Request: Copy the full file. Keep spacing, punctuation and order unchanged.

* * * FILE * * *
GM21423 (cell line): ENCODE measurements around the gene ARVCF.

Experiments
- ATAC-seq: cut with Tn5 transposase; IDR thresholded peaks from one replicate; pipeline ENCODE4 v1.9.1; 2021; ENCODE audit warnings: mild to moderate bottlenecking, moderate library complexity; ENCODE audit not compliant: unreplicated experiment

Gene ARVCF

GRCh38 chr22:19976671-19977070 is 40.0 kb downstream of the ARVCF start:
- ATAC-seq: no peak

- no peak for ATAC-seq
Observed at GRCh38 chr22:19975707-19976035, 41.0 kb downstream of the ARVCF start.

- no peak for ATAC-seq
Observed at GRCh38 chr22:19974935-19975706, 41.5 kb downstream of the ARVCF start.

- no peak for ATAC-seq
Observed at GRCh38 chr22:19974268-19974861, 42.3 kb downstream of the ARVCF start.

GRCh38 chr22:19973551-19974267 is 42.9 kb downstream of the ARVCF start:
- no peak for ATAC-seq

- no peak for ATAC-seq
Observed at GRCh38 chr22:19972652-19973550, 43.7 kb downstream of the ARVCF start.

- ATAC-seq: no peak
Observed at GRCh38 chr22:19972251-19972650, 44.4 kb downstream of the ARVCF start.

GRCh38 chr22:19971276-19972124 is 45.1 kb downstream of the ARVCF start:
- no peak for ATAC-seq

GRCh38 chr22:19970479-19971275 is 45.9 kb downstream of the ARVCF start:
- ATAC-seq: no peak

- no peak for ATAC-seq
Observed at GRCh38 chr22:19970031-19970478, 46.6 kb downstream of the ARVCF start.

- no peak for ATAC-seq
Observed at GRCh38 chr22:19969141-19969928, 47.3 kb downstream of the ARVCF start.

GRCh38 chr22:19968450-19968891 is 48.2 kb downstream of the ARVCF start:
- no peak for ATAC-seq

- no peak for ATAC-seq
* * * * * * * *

GM21423 (cell line): ENCODE measurements around the gene ARVCF.

Experiments
- ATAC-seq: cut with Tn5 transposase; IDR thresholded peaks from one replicate; pipeline ENCODE4 v1.9.1; 2021; ENCODE audit warnings: mild to moderate bottlenecking, moderate library complexity; ENCODE audit not compliant: unreplicated experiment

Gene ARVCF

GRCh38 chr22:19976671-19977070 is 40.0 kb downstream of the ARVCF start:
- ATAC-seq: no peak

- no peak for ATAC-seq
Observed at GRCh38 chr22:19975707-19976035, 41.0 kb downstream of the ARVCF start.

- no peak for ATAC-seq
Observed at GRCh38 chr22:19974935-19975706, 41.5 kb downstream of the ARVCF start.

- no peak for ATAC-seq
Observed at GRCh38 chr22:19974268-19974861, 42.3 kb downstream of the ARVCF start.

GRCh38 chr22:19973551-19974267 is 42.9 kb downstream of the ARVCF start:
- no peak for ATAC-seq

- no peak for ATAC-seq
Observed at GRCh38 chr22:19972652-19973550, 43.7 kb downstream of the ARVCF start.

- ATAC-seq: no peak
Observed at GRCh38 chr22:19972251-19972650, 44.4 kb downstream of the ARVCF start.

GRCh38 chr22:19971276-19972124 is 45.1 kb downstream of the ARVCF start:
- no peak for ATAC-seq

GRCh38 chr22:19970479-19971275 is 45.9 kb downstream of the ARVCF start:
- ATAC-seq: no peak

- no peak for ATAC-seq
Observed at GRCh38 chr22:19970031-19970478, 46.6 kb downstream of the ARVCF start.

- no peak for ATAC-seq
Observed at GRCh38 chr22:19969141-19969928, 47.3 kb downstream of the ARVCF start.

GRCh38 chr22:19968450-19968891 is 48.2 kb downstream of the ARVCF start:
- no peak for ATAC-seq

- no peak for ATAC-seq